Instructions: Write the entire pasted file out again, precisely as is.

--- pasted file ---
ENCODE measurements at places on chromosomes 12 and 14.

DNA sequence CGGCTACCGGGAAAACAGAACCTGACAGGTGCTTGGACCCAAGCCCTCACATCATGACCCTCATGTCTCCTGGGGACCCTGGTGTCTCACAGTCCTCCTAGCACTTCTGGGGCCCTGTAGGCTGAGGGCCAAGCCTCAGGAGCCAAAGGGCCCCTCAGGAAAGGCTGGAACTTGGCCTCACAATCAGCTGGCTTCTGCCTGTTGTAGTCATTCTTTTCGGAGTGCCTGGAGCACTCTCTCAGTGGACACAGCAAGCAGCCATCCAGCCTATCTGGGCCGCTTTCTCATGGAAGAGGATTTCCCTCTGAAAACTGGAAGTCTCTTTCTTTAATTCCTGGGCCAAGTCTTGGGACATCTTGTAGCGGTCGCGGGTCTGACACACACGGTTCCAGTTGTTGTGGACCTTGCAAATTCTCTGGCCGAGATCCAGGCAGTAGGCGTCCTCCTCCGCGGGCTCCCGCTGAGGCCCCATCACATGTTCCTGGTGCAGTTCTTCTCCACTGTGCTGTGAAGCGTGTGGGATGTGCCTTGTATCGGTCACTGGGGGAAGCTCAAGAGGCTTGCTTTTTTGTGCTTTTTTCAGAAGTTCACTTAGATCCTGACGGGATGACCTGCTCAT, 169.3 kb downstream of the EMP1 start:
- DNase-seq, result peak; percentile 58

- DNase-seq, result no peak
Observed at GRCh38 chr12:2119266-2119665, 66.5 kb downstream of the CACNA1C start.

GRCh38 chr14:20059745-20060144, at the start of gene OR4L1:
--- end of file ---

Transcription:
ENCODE measurements at places on chromosomes 12 and 14.

DNA sequence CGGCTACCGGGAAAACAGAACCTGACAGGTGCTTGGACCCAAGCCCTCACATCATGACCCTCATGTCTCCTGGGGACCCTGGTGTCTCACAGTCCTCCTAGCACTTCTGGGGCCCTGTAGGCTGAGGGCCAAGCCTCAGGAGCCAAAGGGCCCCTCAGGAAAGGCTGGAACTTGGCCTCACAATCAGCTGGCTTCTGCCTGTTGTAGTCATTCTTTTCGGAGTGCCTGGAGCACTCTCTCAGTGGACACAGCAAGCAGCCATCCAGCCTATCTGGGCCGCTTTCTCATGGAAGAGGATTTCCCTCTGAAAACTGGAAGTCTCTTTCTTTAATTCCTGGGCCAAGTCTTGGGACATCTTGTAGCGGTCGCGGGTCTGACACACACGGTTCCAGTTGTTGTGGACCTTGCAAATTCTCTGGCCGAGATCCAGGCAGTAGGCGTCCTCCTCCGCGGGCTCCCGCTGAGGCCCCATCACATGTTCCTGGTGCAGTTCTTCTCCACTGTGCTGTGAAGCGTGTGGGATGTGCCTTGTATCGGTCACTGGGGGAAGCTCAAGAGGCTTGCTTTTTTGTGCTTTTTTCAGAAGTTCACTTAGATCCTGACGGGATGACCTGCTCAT, 169.3 kb downstream of the EMP1 start:
- DNase-seq, result peak; percentile 58

- DNase-seq, result no peak
Observed at GRCh38 chr12:2119266-2119665, 66.5 kb downstream of the CACNA1C start.

GRCh38 chr14:20059745-20060144, at the start of gene OR4L1: